Free Software Foundation Fundraising Drive

Cory over at Boing Boing links to the FSF’s announcement of their annual campaign to secure funds in support of all the work they do in publishing, maintaining and updating the GPL, the very heart of free software. They also do a lot of work in educating about free software and advocating for related issues, such as software patents and DRM.

I try to directly support projects that are critical to my pursuits and FSF definitely counts. If you use any of the GNU library of software tools, and if you use a Linux kernel you almost undoubtedly do, you should consider kicking in whatever you can afford. I’ll be combing through my budget to see what I can spare after my other support commitments (EFF, CC, et. al.)

Free Software Foundation’s annual fundraising drive, Free Software Foundation

feeds | grep links > Outbound SSL and Search Engines, New Hefty Tome on Canadian Copyright, Free as in Hardware, and More

  • SSL in outbound links from search engines
    EFF has a great post that discusses how search engines could help our privacy even further by linking to encrypted versions of pages in their results where possible rather than the plain text. Not surprisingly, the privacy conscious search engine, Duck Duck Go, is already doing this. I switch the search engine in my browser some time back to DDG and each new announcement of the concrete steps they are taking to protect my privacy makes me feel that much better about my choice.
  • New book on Canadian digital copyright is out, including a free electronic edition
    Cory shares the news from Michael Geist about this book from Irwin Law. At over six hundred pages, this is a considerable commitment to the subject. The focus is primarily on the most recent copyright debates in Canada, centered on the hotly contested bill C-32. The free PDF version is available under a Creative Commons license making the wealth of material available to, as the cover blurb suggests, be used freely to improve directly the quality of the discourse.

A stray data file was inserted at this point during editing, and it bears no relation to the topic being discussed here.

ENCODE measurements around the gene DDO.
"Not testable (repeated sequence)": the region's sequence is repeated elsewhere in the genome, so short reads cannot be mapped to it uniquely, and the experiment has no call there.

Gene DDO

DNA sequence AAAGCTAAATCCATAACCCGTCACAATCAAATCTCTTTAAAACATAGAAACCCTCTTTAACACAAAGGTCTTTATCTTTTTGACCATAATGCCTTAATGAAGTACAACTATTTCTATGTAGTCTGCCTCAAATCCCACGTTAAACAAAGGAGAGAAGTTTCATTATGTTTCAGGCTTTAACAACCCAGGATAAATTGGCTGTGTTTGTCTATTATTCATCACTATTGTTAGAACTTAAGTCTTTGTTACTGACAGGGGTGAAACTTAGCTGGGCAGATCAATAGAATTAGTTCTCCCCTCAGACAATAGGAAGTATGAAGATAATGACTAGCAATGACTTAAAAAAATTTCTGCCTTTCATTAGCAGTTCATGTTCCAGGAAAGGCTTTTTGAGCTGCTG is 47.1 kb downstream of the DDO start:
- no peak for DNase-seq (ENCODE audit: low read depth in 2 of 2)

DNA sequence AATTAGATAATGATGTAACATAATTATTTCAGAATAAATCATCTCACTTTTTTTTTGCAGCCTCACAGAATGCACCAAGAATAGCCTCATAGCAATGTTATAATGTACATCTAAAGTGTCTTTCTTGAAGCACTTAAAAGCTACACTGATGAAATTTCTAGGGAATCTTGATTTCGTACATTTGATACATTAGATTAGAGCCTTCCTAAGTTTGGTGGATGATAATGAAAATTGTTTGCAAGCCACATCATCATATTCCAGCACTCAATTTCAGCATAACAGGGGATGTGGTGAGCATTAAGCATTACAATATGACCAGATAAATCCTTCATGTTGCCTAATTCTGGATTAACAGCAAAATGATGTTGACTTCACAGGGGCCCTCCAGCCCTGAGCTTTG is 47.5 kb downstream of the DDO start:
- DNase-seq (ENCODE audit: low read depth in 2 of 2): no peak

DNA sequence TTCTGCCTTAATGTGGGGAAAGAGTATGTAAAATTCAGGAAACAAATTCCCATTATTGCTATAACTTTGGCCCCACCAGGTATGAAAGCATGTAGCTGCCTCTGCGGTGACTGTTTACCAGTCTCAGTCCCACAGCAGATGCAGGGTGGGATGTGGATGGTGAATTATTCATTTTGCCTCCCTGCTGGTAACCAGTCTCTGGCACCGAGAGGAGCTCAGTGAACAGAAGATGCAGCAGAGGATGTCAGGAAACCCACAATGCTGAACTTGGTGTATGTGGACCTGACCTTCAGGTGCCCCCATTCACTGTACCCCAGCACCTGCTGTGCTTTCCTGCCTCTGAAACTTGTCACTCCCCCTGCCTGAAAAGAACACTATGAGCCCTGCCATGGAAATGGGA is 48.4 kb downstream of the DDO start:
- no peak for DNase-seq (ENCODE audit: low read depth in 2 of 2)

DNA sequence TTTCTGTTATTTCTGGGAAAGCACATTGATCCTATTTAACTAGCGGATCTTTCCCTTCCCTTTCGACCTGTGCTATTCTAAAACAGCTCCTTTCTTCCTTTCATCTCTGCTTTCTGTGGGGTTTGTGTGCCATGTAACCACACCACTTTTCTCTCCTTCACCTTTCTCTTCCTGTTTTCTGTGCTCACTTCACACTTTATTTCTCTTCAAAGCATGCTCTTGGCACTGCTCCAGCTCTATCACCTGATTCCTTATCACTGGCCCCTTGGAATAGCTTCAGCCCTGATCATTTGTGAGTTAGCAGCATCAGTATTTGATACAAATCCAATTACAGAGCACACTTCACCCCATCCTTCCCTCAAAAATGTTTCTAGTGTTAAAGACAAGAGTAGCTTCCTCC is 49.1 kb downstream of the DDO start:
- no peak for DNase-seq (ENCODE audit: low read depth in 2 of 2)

• The BBC covers the crowd funded plan to build a working analytical engine, BBC via Hacker News
  • FSF launches a hardware focused initiative
    According to the H, the “Respects your Freedom” program is an endorsement based on a device using free software, being built with free software, and allowing user installation of modified software. This reminds me of Neuros’ Unlocked mark from a couple of years back as it is also trying to draw attention to manufacturers that support end user freedom, an increasingly important issue when anti-jail-breaking stories seem to be showing up with increasing frequency.
  • Government admits to Facebook spyring, Slashdot
  • Suit claims Facebook leaked real names of users to advertisers, The Register

feeds | grep links > Mozilla Inserts a Stability Beta, How-to Read a Patent, Babbage’s Debugger, and More

Apologies for the paucity of posts today. I am feeling brain drain from a technical presentation at the $employer today. And my mind is still spinning on re-working my audio workflow under Linux now that my mixer is working.

feeds | grep links > Privacy Theater, Fedora 13 Released, FSF Seeking GPL Compliance from the Apple App Store, and Facebook on Data Portability

It was either a slower news day or I was distracted by day dreams of Balticon.

  • Privacy theater
    Professor Ed Felten has a link to a NYT round table feature including a variety of opinions about Facebook’s privacy practices and the possibility of regulation. In this Freedom to Tinker post, he also coins the term, “privacy theater”, which aptly describes the motions providers and users both go through without amounting to much control or privacy.
  • Fedora 13 released
    Ryan Paul at Ars Technica digs some of the highlights out of the release announcement. The biggest change for the release is the inclusion of some open 3D drivers that sound pretty capable. He also mentions the rev to Python 3 and a significantly improvedinstaller.
  • FSF seeking GPL compliance in the Apple app store